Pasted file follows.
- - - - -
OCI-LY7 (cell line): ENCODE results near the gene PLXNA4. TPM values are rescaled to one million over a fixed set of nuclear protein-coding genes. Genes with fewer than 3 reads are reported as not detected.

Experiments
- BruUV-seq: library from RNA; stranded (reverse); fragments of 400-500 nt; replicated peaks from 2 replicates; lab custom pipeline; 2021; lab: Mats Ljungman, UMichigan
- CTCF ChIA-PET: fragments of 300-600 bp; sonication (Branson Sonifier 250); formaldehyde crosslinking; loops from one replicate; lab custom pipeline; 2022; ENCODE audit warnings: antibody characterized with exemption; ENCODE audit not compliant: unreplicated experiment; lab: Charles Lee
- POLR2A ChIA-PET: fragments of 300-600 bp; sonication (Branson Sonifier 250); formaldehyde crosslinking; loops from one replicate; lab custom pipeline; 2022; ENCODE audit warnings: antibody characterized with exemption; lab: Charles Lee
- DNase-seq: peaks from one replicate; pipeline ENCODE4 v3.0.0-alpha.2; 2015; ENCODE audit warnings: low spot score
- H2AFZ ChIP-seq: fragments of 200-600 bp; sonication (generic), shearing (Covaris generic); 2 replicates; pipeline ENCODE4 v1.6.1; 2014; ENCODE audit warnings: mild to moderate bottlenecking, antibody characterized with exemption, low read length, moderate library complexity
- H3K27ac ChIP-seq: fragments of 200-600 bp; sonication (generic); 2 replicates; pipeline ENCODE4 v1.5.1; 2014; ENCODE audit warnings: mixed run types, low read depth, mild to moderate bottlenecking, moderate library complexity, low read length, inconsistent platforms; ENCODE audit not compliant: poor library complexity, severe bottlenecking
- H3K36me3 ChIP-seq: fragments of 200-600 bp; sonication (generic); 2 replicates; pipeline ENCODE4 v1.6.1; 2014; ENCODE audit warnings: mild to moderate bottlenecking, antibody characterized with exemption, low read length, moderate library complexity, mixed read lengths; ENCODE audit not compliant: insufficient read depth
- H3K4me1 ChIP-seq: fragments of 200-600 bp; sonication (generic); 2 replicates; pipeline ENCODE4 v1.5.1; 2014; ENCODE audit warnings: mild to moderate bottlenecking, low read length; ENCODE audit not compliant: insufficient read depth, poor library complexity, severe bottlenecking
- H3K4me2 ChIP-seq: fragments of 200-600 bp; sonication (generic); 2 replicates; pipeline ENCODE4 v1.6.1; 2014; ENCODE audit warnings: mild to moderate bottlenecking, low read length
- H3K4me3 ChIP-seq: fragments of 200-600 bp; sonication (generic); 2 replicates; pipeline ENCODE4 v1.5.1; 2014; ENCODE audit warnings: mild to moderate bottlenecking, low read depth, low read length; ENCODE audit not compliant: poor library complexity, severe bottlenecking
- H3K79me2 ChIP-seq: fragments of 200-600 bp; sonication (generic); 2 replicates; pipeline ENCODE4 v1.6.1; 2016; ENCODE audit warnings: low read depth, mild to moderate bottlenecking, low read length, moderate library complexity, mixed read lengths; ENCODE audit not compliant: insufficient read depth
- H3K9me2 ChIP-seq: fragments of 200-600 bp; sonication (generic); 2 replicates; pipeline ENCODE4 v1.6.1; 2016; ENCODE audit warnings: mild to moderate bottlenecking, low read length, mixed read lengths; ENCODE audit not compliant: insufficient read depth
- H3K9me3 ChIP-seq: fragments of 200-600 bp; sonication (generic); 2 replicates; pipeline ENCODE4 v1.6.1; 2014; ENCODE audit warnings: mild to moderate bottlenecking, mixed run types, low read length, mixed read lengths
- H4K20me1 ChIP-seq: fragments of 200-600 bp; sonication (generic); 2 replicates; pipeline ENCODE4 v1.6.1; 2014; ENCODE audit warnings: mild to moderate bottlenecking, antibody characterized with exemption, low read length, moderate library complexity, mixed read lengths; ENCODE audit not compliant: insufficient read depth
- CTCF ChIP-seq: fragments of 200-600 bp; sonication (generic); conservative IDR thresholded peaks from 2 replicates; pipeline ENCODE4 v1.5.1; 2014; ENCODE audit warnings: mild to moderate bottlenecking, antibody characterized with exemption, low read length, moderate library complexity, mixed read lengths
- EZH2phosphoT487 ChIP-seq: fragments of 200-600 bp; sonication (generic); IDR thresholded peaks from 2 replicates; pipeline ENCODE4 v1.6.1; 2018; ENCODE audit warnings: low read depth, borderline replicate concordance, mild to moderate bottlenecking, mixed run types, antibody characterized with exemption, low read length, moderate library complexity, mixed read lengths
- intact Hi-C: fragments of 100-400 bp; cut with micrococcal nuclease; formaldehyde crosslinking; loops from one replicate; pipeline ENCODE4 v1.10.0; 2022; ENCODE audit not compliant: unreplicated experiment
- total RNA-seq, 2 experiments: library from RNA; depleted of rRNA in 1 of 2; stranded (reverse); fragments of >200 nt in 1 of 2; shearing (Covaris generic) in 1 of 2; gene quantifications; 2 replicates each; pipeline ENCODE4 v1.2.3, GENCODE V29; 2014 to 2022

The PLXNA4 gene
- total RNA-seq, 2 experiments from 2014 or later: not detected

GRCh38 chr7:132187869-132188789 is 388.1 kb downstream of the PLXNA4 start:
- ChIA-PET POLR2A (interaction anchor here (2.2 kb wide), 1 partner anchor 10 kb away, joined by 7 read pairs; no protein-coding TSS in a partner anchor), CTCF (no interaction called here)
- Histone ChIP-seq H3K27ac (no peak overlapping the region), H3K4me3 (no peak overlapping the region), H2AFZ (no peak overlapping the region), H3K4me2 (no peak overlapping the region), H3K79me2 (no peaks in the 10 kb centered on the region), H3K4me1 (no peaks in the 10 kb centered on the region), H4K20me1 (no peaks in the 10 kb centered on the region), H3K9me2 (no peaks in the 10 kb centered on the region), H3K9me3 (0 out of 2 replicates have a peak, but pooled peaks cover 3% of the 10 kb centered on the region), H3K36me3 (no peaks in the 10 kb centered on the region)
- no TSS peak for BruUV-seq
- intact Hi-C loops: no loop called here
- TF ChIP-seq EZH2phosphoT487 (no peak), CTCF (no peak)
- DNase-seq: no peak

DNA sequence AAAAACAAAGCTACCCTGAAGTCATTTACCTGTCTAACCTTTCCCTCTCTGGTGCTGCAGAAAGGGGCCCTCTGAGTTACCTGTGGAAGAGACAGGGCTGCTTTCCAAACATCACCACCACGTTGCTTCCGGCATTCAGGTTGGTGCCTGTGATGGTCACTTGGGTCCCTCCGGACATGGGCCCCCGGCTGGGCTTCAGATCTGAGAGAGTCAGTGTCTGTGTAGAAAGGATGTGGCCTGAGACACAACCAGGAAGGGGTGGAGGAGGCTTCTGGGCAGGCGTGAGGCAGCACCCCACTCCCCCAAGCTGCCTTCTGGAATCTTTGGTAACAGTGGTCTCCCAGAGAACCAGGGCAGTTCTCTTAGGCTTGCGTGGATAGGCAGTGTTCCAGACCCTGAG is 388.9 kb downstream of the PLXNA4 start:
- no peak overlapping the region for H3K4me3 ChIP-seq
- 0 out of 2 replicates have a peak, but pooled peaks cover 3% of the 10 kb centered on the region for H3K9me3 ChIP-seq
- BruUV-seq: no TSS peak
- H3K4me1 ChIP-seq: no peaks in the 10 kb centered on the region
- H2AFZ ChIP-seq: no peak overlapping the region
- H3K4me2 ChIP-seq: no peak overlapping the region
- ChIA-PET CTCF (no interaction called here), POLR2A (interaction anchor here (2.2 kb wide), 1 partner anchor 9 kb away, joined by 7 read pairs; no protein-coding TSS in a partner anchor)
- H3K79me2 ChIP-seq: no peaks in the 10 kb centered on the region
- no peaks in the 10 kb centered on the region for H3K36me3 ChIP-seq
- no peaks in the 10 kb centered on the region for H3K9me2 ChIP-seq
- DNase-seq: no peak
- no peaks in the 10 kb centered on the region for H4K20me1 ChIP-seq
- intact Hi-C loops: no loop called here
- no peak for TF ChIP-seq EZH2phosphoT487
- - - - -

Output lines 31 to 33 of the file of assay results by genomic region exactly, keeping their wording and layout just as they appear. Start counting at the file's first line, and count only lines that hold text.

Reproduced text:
- no peak overlapping the region for H3K4me3 ChIP-seq
- 0 out of 2 replicates have a peak, but pooled peaks cover 3% of the 10 kb centered on the region for H3K9me3 ChIP-seq
- BruUV-seq: no TSS peak